That being said, I recommend you don't do this manually and there are quite a few pitfalls associated with lock-free algorithms. Leaving these headaches to library writters should make you a happier camper (unless you're like me and you love headaches :) ). So my final recomendation is to ignore everything I said and use what vromanov or David Heffman suggested.

share|improve this answer

The most appropriate way to pass a signal from one thread to another should be to use the runtime library's signalling mechanisms, such as mutexes, condition variables, semaphores, and so forth.

If these have too high an overhead, my first thought would be that there was something wrong with the structure of the program. If it turned out that this really was the bottleneck, and restructuring the program was inappropriate, then I would use atomic operations provided by the compiler or a suitable library.

Using plain int variables, or even volatile-qualified ones is error prone, unless the compiler guarantees they have the appropriate semantics. e.g. MSVC makes particular guarantees about the atomicity and ordering constraints of plain loads and stores to volatile variables, but gcc does not.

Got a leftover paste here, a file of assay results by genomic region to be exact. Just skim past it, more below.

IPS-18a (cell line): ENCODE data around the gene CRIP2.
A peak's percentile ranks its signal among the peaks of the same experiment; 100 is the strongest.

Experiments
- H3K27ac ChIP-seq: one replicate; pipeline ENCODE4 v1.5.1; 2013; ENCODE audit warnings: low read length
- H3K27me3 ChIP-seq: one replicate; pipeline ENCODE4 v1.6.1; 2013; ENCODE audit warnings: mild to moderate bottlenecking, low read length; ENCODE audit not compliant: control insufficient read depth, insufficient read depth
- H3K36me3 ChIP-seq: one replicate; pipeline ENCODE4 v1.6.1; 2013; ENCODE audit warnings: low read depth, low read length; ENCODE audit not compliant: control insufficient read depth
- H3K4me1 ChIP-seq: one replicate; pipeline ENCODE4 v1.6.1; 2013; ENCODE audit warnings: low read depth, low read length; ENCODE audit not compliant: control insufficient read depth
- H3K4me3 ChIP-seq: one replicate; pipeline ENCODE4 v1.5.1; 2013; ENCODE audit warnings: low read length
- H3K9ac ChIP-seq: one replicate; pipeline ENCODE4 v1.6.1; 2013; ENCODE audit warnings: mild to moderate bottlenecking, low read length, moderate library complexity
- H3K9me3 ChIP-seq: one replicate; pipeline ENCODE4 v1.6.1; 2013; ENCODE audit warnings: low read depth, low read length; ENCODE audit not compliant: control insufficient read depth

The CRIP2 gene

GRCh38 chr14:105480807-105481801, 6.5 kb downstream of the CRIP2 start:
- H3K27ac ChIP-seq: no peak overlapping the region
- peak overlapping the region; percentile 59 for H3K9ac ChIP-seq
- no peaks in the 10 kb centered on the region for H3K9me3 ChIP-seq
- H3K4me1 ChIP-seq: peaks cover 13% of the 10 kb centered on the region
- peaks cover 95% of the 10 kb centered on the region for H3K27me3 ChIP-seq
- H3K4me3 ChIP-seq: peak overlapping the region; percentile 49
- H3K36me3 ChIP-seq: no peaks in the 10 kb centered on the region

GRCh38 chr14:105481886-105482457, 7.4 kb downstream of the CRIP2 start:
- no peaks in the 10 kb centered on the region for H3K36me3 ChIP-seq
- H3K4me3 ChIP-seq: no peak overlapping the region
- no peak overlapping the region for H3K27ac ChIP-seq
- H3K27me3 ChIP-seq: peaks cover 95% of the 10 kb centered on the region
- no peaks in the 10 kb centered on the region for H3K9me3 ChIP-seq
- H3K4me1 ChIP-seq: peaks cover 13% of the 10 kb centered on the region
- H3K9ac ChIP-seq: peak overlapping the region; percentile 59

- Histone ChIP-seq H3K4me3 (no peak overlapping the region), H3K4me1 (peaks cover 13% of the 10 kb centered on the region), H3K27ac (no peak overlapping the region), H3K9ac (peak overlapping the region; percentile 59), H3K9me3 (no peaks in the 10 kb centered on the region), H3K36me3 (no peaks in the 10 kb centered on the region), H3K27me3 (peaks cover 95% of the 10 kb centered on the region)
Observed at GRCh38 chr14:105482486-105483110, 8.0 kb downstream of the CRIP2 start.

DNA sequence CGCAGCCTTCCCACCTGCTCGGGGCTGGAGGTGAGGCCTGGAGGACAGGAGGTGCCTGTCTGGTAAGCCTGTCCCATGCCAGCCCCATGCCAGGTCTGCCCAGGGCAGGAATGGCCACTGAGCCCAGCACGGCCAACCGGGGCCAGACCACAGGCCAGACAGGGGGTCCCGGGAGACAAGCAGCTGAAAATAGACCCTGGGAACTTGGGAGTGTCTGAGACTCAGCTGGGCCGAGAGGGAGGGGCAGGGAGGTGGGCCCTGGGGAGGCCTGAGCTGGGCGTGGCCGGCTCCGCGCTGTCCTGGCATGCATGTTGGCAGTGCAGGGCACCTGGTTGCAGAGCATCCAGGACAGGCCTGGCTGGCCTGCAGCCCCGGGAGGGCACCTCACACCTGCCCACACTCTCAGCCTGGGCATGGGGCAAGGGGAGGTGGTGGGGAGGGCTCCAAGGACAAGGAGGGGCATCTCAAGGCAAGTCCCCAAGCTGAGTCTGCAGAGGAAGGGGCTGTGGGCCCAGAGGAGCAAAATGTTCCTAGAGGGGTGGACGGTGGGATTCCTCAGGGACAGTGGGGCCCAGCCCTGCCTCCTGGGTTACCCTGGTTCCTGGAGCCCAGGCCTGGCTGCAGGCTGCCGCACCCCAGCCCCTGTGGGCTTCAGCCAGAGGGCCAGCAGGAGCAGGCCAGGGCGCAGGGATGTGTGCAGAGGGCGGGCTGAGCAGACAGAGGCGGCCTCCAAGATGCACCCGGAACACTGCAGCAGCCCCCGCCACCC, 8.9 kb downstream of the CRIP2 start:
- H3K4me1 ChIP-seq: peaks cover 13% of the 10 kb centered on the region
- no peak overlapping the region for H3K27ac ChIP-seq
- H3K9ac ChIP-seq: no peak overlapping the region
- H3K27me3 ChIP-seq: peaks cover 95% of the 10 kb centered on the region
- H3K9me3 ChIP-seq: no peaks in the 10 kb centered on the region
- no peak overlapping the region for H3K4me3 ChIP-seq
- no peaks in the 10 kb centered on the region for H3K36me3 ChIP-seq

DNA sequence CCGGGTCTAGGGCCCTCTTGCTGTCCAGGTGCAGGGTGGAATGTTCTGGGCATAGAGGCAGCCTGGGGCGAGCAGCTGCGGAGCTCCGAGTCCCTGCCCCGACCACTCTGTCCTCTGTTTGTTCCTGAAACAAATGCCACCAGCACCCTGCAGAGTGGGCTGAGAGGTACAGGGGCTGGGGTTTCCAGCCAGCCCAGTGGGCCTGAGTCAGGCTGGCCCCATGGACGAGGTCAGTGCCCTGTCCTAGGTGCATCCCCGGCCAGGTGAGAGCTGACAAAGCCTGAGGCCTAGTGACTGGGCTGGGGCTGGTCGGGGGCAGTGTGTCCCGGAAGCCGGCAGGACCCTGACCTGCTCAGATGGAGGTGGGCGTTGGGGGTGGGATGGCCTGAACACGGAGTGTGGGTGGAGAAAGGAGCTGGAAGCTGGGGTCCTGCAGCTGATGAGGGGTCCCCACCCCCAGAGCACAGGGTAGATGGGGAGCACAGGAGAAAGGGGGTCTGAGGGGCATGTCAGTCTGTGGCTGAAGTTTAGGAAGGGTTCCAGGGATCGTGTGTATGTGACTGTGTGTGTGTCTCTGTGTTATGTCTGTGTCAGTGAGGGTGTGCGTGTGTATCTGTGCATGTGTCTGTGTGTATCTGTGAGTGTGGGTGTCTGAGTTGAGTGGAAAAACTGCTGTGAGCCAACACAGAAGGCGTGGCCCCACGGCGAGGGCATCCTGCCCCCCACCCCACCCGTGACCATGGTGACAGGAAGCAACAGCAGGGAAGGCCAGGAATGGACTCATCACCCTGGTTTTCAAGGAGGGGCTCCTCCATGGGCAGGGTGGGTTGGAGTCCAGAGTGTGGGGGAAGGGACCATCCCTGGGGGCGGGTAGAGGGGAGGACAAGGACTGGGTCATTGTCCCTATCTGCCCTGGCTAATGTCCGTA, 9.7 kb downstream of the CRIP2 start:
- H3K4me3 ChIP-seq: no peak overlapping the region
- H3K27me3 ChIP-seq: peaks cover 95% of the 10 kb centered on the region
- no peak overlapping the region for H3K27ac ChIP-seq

share|improve this answer

Better way to use atomic variables. For sample you can use libatomic. volatile keyword not enough.

share|improve this answer
    
As I read, updates on int values are anyway atomic? –  David Aug 23 '11 at 19:15
    
@David: on x86 they are. –  Karoly Horvath Aug 23 '11 at 19:23
    
Yes, but with normal loads/stores instead of atomic instructions, the variable might not get immediately flushed from the store buffer. An alternative to libatomic is gcc.gnu.org/onlinedocs/gcc/Atomic-Builtins.html , FWIW. –  janneb Aug 23 '11 at 19:24
    
Updates are atomic, but code like this "if(variable!=0) { variable=0; do_something();}" isn't safe. –  vromanov Aug 23 '11 at 19:30
    
Actually janneb got what I mean, correctness is not an issue, only caching is the problem. –  David Aug 23 '11 at 19:32

Your Answer

 
discard

By posting your answer, you agree to the privacy policy and terms of service.

Not the answer you're looking for? Browse other questions tagged or ask your own question.